“Water, water everywhere, nor any drop to drink”
-Samuel Taylor Coleridge, “The Rime of the Ancient Mariner”
To this day, the Ancient Mariner’s utterance remains ominously relevant. Water covers almost three-quarters of the Earth’s surface, yet approximately half of the world’s 6.78 billion people do not have access to safe drinking water. Growing populations around the world are draining water resources and causing local shortages, while communities with ample water supplies are often facing new challenges in maintaining their water quality.
The wide-ranging human health, political, and environmental implications of water scarcity have necessitated the development of techniques and technology to make drinkable water from low-quality sources. Environmental engineers at Yale’s School of Engineering and Applied Science are at the cutting edge in the development of sustainable and inexpensive water treatment technologies for use in both developed and developing countries.
To Drink Or Not To Drink
Water is essential to all living things. Depending upon body weight, the average person is anywhere from 55% to 78% water. To avoid dehydration, the body needs to take in between one and seven liters of water a day; the exact amount depends upon climatic conditions, level of activity, and various other factors.
Drinking water, also known as potable water, is defined as water that is of high enough quality to be consumed without immediate or long-term harm. Water may not be potable because of the presence of unhealthy bacteria, chemicals, excessive sediment, or other impurities. It can be made potable by filtration, distillation, or chemical or heat treatment.
So Close, Yet So Far
Access to improved drinking water has improved dramatically in the last two decades. According to the United Nations’ 2008 Millennium Developmental Goals Report, 1.6 billion people have gained access to safe drinking water since 1990. At this rate, the world is expected to meet the drinking water target set by the United Nations (UN), which requires that 89% of the population in developing regions use improved sources of drinking water by 2015.
Despite this promising progress, the use of unsafe drinking water sources continues to be the norm in the developing world. Nearly a billion people still lack safe sources of drinking water, and 2.4 billion people lack access to adequate sanitation services.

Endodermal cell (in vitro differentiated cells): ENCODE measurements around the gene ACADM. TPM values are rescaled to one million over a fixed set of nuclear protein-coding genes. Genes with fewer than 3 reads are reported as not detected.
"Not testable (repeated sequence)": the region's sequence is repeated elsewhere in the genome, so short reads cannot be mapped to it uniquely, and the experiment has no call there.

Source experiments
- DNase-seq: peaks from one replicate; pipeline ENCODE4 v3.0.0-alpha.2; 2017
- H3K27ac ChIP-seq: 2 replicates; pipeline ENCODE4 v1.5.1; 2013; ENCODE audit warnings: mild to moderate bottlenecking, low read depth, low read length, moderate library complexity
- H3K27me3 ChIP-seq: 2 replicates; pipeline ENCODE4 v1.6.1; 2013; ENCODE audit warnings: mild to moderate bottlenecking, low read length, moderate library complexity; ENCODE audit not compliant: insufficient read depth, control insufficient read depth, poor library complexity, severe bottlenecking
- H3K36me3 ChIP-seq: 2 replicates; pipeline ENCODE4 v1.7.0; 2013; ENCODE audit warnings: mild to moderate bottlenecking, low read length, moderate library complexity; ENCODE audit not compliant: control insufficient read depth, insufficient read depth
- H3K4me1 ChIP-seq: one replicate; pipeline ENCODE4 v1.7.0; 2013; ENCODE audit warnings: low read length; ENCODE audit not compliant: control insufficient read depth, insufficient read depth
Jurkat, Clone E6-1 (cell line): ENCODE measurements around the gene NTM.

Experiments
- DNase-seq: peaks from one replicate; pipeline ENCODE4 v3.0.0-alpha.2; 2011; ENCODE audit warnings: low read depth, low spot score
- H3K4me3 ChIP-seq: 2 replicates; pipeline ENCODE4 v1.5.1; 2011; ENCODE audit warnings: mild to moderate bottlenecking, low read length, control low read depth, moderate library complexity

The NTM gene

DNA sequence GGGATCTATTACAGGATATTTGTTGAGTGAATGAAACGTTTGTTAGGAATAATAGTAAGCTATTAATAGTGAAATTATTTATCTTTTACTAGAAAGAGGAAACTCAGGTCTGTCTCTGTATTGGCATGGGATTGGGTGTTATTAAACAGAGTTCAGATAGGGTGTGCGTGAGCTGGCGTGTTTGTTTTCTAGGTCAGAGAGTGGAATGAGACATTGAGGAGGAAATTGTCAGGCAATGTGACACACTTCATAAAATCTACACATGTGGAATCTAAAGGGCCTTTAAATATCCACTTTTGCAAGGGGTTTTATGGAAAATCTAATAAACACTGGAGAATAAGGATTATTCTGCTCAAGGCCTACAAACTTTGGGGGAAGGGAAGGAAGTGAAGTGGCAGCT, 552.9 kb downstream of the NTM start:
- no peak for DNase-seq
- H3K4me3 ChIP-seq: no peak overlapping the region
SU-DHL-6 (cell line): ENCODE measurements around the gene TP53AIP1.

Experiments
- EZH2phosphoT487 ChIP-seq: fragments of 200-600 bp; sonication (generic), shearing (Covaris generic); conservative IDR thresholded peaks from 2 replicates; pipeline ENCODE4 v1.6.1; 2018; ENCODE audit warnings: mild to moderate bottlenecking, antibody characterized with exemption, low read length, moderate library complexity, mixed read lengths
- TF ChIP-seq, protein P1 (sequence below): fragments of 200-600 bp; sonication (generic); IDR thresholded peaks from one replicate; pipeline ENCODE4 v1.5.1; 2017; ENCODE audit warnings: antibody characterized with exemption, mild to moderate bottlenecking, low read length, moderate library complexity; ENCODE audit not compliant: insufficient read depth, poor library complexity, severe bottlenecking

The availability and quality of drinking water and sanitation services is directly linked to human health. Over 2 million deaths in the world a year are attributed to unsafe water. The majority of these deaths are due to waterborne diarrheal diseases, with the vast majority of victims children in developing countries.
Problems related to water scarcity loom in the future of the developed world as well. Half of the population growth during the coming century in the US is expected to occur in California, Texas, and Florida – states that already experience frequent water shortages.
Where is All the Water?
Water covers more than two-thirds of the earth’s surface. Overall, there are about 1.360 billion cubic kilometers of water on the planet. Of this collective amount of water, the overwhelming majority, 97.2%, is found in the oceans. 1.8% is permanently frozen in glaciers, ice caps, and ice sheets, 0.9% is groundwater in the form of aquifers (underground layers of permeable rock, like gravel or silt, containing water), and 0.02% is freshwater found in lakes, inland seas, and rivers. 0.001% is atmospheric water vapor at any given time. With all this water, how can there be shortages?
Though the Earth has immense stores of water, it is not equally distributed across geographical regions. Nor is all water safely drinkable. Seawater, for instance, is too salty for people to consume regularly. Drinking seawater in large quantities actually dehydrates the body in the long run because of the high salt content.
Only groundwater and freshwater are suitable for drinking. But the Antarctic ice sheet holds 90% of all freshwater on Earth, and a number of other freshwater sources are too contaminated for use as drinking water. In the developing world, the majority of rivers and streams are contaminated from wastewater runoff.